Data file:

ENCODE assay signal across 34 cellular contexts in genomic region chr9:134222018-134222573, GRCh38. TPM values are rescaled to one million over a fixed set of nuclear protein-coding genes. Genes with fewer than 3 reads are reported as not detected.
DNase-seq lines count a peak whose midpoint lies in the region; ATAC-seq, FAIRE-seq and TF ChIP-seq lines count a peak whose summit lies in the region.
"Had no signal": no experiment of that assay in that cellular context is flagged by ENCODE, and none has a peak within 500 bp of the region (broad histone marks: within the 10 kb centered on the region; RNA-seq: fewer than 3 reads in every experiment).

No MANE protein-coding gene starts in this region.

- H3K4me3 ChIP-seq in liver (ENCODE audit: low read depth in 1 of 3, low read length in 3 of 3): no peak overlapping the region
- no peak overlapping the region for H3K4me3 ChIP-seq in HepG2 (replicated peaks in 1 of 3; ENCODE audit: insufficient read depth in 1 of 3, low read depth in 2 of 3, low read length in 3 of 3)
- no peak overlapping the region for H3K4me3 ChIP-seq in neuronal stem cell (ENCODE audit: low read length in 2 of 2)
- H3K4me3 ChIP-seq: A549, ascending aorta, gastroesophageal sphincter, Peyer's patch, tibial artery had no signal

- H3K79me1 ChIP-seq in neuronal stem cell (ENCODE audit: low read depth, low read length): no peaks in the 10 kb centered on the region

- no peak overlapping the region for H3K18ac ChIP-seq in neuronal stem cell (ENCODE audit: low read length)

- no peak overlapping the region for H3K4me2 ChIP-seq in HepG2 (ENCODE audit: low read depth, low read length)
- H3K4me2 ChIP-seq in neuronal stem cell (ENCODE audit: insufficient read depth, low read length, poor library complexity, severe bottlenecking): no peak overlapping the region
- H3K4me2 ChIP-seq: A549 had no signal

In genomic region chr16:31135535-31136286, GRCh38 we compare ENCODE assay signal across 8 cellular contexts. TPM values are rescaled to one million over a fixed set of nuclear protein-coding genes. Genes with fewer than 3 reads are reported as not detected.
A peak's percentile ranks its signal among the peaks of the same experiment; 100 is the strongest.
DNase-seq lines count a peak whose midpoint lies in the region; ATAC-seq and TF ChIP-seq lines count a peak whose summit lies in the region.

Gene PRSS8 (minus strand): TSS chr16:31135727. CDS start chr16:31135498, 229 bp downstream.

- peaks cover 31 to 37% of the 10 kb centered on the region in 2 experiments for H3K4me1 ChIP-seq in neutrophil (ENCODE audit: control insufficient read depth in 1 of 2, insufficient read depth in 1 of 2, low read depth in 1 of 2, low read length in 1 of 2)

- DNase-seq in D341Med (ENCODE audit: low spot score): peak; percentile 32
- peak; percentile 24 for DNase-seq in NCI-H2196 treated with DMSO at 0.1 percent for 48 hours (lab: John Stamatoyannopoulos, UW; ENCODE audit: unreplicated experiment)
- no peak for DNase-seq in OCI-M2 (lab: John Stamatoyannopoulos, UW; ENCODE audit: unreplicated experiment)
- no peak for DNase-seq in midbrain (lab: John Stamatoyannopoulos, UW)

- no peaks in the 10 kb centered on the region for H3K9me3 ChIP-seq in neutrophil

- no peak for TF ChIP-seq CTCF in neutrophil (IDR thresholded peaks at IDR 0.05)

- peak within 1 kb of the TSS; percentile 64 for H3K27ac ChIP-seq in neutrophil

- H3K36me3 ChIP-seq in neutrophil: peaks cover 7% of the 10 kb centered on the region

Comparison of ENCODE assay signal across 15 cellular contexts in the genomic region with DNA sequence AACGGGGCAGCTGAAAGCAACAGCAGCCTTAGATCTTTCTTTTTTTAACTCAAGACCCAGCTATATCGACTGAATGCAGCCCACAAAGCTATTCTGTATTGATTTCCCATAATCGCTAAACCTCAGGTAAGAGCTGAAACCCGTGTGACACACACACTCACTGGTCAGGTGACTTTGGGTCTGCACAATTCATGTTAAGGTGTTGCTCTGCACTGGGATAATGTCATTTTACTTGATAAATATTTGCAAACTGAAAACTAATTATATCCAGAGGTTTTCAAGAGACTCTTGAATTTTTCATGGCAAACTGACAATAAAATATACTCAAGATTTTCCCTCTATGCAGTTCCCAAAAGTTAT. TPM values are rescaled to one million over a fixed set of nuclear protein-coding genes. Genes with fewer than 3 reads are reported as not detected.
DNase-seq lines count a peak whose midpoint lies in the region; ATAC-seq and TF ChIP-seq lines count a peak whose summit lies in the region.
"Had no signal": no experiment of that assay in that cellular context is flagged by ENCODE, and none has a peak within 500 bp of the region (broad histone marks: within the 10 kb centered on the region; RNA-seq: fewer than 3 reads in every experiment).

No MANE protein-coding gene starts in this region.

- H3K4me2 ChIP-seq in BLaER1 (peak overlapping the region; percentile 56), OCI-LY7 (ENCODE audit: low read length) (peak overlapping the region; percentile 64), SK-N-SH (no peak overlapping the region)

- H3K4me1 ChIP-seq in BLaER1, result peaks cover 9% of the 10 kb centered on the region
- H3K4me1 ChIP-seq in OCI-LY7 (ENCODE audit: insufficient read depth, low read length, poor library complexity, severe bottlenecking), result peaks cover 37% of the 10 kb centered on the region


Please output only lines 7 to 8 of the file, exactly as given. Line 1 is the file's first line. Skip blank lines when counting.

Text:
- no peak overlapping the region for H3K4me3 ChIP-seq in neuronal stem cell (ENCODE audit: low read length in 2 of 2)
- H3K4me3 ChIP-seq: A549, ascending aorta, gastroesophageal sphincter, Peyer's patch, tibial artery had no signal